We’ve reviewed quite a few of the Unlock games on the site, and they’ve been a lot of fun. Using a largely card-based gameplay (with a few nice extras as the series moved on) it brought escape rooms to your tabletop, giving some challenging gameplay along with fun story telling and a real focus on teamwork. But you needed a decent bit of table space to get properly spread out, which was fine unless you were in the car, on a plane, on the beach or anywhere else where you fancied doing a bit of sleuthing without a table handy. But now the Unlock! series has arrived in book form, which is excellent news for anyone who fancies doing the games on the go, but less so if you’ve already played through the first set of challenges.
This book is, basically, the original set of Unlock challenges collected together and put into a book. The puzzles are the same, the way you combine numbers to work out where to go next is the same, and as such you might want to take a look at our original review of the “proper” version of Unlock by giving this link a little love. That’ll give you an idea of how this works, how the various puzzles work and how great it is to be able to use cards in an interesting and new way to mimic an escape room of sorts.
So if the cards were so great and central to the working of the game, how can the book be just as successful? Well there’s the sticking point – it’s not quite as fun. The idea of laying your cards out in a nice organised way to be able to see everything you’ve got, to combine them together and rifle through the deck to find the next card from adding up the values on the two cards you’re combining (a locked box and a key, for example)… it all gets lost in paperback form. Don’t get me wrong, the puzzles here are still fun and there’s still the mind-bending moments when you really can’t figure out what to do next and suddenly realise it’s been staring you in the face for the last 5 minutes, but it just loses a bit of an edge.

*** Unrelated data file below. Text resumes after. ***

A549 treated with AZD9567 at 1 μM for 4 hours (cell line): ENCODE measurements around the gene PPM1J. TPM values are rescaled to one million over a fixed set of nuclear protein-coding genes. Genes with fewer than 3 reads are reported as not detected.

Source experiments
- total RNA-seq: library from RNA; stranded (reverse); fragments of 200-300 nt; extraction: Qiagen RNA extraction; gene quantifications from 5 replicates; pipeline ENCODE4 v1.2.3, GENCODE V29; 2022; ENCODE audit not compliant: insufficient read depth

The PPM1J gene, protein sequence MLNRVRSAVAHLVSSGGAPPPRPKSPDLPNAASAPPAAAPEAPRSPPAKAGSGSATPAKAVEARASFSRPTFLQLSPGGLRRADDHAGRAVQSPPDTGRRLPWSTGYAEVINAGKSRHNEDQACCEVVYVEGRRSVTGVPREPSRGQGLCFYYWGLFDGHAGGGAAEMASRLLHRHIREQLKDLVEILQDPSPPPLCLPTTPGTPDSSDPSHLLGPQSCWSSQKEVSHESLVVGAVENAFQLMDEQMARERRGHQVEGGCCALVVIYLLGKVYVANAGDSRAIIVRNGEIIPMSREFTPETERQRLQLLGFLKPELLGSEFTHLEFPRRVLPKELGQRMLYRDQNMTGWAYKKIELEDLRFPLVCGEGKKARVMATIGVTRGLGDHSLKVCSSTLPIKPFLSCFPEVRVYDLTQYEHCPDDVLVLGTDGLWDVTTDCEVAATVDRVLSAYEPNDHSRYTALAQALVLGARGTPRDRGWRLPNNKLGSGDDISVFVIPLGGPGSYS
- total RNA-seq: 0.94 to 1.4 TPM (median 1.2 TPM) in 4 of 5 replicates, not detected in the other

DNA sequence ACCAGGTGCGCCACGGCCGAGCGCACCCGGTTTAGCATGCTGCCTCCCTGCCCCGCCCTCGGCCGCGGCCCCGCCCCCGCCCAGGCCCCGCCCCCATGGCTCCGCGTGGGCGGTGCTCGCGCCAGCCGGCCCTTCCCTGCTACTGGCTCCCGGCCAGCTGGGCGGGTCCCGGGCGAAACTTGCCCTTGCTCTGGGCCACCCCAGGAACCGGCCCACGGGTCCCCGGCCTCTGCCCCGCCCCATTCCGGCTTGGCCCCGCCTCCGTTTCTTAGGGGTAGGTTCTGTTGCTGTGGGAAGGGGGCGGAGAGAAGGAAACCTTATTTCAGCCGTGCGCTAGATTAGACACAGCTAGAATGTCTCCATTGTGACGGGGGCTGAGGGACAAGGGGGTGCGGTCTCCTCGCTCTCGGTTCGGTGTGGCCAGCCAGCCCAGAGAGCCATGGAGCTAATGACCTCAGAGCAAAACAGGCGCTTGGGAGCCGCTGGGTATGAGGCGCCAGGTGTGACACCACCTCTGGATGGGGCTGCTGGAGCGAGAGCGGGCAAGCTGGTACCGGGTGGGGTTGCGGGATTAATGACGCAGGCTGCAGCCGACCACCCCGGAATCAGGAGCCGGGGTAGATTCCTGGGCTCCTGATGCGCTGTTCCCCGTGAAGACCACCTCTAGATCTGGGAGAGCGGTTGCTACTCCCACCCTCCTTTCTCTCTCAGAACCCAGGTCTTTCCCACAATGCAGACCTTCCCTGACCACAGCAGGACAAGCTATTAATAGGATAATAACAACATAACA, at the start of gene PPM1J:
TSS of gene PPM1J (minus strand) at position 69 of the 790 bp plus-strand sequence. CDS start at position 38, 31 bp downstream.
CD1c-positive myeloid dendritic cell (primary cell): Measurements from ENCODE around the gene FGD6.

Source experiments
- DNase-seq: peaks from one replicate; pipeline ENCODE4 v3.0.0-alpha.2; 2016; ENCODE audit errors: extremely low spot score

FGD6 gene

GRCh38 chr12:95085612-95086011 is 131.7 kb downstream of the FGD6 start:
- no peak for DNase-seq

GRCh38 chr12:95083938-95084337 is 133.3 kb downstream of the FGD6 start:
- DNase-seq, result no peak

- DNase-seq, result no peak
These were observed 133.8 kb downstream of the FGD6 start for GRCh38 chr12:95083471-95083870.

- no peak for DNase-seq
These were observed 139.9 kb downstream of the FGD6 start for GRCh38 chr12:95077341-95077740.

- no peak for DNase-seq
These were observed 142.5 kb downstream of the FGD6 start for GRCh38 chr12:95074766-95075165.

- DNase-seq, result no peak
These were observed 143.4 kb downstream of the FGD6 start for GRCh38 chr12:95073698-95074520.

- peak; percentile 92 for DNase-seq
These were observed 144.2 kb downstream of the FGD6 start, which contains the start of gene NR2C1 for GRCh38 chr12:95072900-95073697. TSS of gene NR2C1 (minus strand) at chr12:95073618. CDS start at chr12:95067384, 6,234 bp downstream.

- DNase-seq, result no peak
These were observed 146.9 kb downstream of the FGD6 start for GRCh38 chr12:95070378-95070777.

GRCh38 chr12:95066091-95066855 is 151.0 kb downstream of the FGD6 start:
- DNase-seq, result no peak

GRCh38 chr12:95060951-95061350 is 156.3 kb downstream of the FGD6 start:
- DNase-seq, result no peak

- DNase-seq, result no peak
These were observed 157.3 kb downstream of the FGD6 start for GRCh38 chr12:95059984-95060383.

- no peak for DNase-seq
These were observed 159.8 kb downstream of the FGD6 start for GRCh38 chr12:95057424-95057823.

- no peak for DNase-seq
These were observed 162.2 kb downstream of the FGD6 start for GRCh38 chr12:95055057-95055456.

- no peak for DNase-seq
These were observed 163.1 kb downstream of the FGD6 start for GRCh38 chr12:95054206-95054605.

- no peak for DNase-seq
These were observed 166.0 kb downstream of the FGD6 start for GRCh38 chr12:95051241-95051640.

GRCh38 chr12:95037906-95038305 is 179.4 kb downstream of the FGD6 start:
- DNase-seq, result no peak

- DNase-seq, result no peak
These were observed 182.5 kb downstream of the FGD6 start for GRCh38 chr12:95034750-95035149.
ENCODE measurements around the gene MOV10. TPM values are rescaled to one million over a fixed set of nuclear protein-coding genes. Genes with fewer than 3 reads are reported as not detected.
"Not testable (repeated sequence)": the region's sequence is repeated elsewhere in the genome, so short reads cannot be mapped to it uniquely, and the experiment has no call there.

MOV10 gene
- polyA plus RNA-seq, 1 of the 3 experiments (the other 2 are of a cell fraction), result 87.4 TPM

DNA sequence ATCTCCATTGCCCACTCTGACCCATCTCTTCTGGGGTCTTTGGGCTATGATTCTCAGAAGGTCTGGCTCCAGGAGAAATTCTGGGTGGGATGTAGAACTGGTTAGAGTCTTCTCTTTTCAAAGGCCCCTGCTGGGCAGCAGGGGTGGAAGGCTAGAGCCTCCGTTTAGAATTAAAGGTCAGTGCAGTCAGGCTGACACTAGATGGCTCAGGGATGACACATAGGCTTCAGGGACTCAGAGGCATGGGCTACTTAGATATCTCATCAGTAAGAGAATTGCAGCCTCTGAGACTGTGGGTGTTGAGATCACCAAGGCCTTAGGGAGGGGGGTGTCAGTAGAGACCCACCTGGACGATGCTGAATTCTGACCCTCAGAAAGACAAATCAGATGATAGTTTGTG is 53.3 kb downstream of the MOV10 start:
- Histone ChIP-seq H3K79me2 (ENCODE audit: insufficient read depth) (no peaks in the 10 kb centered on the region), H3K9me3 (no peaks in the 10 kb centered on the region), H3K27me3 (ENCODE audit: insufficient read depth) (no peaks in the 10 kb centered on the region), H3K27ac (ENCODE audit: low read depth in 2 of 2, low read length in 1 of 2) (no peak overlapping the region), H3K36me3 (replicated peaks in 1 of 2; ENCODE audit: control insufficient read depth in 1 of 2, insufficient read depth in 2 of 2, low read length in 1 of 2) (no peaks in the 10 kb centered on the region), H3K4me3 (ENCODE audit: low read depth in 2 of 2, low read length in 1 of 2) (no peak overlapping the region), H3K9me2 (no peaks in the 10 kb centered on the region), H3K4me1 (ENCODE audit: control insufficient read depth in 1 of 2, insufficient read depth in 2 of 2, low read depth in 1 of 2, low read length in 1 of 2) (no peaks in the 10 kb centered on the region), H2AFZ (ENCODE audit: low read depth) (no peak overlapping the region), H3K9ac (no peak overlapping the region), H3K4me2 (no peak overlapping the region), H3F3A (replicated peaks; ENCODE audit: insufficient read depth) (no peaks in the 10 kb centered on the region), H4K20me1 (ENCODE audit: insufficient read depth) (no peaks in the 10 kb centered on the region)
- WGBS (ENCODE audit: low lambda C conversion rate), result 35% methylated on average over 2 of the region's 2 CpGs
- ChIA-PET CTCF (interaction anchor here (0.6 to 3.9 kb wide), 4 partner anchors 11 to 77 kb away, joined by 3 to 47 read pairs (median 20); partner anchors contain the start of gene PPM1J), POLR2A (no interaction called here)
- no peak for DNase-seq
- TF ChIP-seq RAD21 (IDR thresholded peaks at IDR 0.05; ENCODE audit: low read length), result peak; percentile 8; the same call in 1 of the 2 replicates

As such if you’ve got the space to play the original game then I’d definitely recommend that version over this, but if you’re pushed for space or just want something you can crack out on the plane or at your desk at work when things get a bit quiet, this will serve you nicely. It’s not the same, and it’s definitely not as good as the proper version of the game, but it’s a worthwhile new way to deliver the puzzles if a table full of cards isn’t a possibility.
Review copy provided by Asmodee